Seeking knowledge about the culture of evidence-based medicine in family medicine programs and not finding enough information in the current literature, Joel J. Heidelbaugh, M.D., professor, and other members of the Society of Teachers of Family Medicine Group on Evidence-Based Medicine attempted to determine the factors that can affect a program’s culture.
Through statistical analysis of a validated survey of residency program directors, they developed an Evidence-based Medicine Culture Scale (ECS).
The ECS showed that the most strongly endorsed items are:
- The practice environment’s commitment to lifelong learning
- The program’s cultivation of an atmosphere of mutual respect
- The encouragement of residents as problem solvers.
And, the least strongly endorsed items are:
- Faculty feedback to residents about evidence-based medicine skills
- Faculty involvement in teaching evidence-based medicine
- Protection of resident time for evidence-based medicine training.
The authors of the study found their results to be in accordance with the findings of other similar studies that point to the importance of environmental and contextual factors that contribute to the culture of evidence-based medicine learning within a residency program.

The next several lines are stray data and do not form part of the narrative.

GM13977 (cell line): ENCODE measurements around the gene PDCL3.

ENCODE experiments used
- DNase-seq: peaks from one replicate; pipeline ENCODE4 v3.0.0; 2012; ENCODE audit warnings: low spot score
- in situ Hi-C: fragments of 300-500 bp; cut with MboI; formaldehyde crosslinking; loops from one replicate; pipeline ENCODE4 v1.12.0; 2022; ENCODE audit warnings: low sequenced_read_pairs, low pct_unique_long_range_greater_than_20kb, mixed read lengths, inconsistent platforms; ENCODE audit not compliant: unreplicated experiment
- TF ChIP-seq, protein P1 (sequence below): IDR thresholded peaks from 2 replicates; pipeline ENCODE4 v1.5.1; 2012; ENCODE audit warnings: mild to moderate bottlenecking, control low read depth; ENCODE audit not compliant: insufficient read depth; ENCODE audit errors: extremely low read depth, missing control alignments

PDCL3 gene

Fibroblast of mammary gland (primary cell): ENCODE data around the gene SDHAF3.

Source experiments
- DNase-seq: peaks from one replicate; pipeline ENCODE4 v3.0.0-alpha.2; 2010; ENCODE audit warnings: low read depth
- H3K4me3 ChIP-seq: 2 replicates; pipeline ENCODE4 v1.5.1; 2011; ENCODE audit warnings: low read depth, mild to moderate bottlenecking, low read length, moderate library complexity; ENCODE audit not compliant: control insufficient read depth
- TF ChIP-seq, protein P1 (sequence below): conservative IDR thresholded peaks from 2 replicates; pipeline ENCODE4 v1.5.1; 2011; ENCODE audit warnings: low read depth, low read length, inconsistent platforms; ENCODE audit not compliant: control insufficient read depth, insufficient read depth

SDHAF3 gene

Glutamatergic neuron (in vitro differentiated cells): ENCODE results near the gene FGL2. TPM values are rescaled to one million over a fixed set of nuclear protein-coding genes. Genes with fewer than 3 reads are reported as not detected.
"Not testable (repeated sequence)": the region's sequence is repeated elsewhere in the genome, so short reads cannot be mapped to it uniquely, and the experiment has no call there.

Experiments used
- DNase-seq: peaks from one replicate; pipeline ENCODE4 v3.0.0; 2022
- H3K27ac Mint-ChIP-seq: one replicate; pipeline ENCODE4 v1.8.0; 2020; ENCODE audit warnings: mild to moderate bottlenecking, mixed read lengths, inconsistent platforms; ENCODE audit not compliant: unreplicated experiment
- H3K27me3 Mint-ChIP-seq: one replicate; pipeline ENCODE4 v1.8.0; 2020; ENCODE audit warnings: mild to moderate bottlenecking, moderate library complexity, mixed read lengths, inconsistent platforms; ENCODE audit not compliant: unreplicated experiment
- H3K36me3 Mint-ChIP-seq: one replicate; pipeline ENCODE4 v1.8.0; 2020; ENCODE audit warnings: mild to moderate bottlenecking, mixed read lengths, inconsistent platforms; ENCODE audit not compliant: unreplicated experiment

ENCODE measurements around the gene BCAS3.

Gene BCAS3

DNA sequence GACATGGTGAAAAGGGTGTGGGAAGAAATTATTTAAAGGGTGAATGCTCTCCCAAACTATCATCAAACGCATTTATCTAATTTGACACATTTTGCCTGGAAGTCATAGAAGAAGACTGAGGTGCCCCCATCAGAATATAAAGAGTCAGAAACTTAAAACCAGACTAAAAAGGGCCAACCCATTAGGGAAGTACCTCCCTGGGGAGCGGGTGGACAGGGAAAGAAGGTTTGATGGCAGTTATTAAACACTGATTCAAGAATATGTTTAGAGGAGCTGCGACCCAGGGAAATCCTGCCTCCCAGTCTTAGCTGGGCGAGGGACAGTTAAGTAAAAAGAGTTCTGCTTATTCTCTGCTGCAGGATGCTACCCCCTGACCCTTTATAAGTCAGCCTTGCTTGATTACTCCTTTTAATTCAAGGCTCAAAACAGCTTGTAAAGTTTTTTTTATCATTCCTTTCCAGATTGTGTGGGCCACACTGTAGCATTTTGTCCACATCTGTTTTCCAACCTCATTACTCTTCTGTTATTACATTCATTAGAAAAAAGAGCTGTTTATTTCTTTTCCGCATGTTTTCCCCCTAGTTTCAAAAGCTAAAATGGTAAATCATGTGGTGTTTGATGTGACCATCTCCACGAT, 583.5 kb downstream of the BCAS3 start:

The authors suggest that the delivery of evidence-based medicine curriculum can be improved by a commitment from program directors to focus on authentic activity (eg, integrating and reinforcing evidence-based medicine teaching in the clinical environment), whole-residency involvement and commitment, and a suitable general and EBM-specific infrastructure for learning and application of learning.
“Our residency training program is fully committed to philosophy and science behind evidence-based medicine training,” noted Jean H.C. Wong, M.D., residency program director. “EMB training begins during our first month of internship and is integrated throughout residency. We are very privileged to work in an institution at the forefront of this movement, led by our fantastic faculty body, including Dr. Heidelbaugh.”
The study “Examining an Evidence-Based Medicine Culture in Residency Education” was published in the November-December 2018 issue of Family Medicine.